Who knew that a tree covered in crochet knitting could look so splendid?

But hundreds of multi-coloured wool mandalas from across WA and around the globe are lighting up the once-blackened trees in our south-west.

 

 

The mandalas – spiritual symbols in Hinduism and Buddhism, representing the universe – have been crocheted by knitters worldwide, showing their solidarity and support for the townsfolk of Yarloop and Waroona whose properties were ravaged by bushfire in January last year.

“We started putting up the mandalas in April last year,” explains Tracy Goldsworthy, centre manager of the Waroona Visitors Centre.

 

 

“We were all so overwhelmed after the fires and wanted to do something to show our love and support for our communities.

“A lot of people wanted to help, but didn’t have a lot of spare cash so they’d use their creativity to make something to how much they care.”

 

 

At first, though, she had a few reservations about adding colour to blackened trees.

“I didn’t want to step on peoples’ toes; we were all so raw after the fires and I didn’t want to accidentally offend anyone.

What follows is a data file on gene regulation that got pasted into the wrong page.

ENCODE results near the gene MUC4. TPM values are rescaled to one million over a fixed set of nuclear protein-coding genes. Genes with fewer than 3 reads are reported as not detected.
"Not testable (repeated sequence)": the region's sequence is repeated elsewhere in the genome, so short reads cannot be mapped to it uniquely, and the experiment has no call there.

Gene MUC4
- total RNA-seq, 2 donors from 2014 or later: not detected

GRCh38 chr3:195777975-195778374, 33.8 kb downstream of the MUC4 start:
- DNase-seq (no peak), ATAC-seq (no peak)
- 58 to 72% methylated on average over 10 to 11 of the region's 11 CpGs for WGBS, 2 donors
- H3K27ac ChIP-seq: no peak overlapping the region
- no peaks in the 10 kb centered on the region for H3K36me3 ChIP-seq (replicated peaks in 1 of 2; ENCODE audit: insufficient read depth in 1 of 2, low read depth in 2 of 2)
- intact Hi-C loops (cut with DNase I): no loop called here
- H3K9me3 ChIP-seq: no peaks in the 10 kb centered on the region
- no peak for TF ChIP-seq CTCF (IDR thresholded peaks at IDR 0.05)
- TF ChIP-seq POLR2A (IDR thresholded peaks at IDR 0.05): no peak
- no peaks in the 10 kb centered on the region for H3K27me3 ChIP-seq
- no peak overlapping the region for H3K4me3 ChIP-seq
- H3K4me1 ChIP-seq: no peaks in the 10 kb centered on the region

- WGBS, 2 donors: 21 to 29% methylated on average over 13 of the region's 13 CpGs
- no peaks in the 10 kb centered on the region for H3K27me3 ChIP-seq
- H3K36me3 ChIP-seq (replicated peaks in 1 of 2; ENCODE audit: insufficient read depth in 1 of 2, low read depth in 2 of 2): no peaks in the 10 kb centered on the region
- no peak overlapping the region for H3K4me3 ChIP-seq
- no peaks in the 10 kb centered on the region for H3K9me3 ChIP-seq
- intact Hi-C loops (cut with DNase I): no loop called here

But my heart said, ‘This is going to be beautiful,’ and in the end we just went for it.”

 

 

The mandalas are on trees out to Lake Clifton and Preston Beach and south to Cookernup.

“A team of volunteers came in and helped sort them into groups for distributing on the trees,” Tracy explains.

 

 

The response was overwhelming. Soon folk from as far away as London and Texas were sending in mandalas.

“One couple came in, their home had been burnt down in Yarloop and the gentleman was in tears, his family history was gone. They’d made us some mandalas to add to the collection.”

 

 

There are even colourful woollen snakes adorning some of the trees, whipped up by 88 year old Marie Thomas, who has dementia and can’t remember her contribution.

“But whenever she comes in, her face lights up!” says Tracy.

 

Mooriel the Cow keeps watch over the South-West Highway in Waroona

 

Starfish Photographs: Peter Rigby

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